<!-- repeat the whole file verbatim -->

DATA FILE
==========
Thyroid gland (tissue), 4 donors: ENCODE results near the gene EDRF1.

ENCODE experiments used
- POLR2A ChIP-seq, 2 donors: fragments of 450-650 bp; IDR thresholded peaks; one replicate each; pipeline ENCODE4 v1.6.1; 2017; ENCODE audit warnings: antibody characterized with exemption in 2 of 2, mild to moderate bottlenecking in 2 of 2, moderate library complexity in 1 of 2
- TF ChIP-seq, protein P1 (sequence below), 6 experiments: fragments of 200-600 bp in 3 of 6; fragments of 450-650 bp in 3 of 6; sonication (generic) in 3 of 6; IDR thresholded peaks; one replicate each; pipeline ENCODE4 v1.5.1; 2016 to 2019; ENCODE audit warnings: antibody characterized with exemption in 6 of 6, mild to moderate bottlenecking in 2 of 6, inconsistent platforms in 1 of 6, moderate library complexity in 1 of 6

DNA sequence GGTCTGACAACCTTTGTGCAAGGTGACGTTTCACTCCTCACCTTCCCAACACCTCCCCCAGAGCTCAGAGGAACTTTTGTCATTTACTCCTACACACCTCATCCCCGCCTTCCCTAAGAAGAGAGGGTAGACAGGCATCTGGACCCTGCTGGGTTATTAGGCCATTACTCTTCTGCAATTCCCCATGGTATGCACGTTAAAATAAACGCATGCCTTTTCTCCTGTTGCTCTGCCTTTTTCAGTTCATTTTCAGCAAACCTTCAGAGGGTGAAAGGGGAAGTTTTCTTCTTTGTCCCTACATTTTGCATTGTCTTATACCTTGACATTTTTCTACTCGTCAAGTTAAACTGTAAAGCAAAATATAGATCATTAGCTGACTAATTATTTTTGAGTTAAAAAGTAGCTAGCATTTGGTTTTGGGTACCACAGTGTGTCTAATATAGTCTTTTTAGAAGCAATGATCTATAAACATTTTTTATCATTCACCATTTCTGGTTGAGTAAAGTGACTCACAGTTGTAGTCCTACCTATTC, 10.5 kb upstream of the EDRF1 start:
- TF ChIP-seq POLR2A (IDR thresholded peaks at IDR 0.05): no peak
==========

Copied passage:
Thyroid gland (tissue), 4 donors: ENCODE results near the gene EDRF1.

ENCODE experiments used
- POLR2A ChIP-seq, 2 donors: fragments of 450-650 bp; IDR thresholded peaks; one replicate each; pipeline ENCODE4 v1.6.1; 2017; ENCODE audit warnings: antibody characterized with exemption in 2 of 2, mild to moderate bottlenecking in 2 of 2, moderate library complexity in 1 of 2
- TF ChIP-seq, protein P1 (sequence below), 6 experiments: fragments of 200-600 bp in 3 of 6; fragments of 450-650 bp in 3 of 6; sonication (generic) in 3 of 6; IDR thresholded peaks; one replicate each; pipeline ENCODE4 v1.5.1; 2016 to 2019; ENCODE audit warnings: antibody characterized with exemption in 6 of 6, mild to moderate bottlenecking in 2 of 6, inconsistent platforms in 1 of 6, moderate library complexity in 1 of 6

DNA sequence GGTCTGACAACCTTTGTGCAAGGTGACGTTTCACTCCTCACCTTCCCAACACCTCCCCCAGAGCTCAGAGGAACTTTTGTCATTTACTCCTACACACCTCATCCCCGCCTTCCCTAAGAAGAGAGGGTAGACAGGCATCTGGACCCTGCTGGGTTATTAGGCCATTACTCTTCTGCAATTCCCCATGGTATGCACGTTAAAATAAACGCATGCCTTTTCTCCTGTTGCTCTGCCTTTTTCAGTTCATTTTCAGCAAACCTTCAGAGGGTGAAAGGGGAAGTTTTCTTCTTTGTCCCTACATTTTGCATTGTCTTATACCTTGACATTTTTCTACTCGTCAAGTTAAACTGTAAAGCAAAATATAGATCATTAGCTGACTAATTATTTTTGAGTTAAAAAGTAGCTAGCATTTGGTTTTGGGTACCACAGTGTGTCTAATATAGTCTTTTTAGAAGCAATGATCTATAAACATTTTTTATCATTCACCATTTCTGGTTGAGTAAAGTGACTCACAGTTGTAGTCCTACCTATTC, 10.5 kb upstream of the EDRF1 start:
- TF ChIP-seq POLR2A (IDR thresholded peaks at IDR 0.05): no peak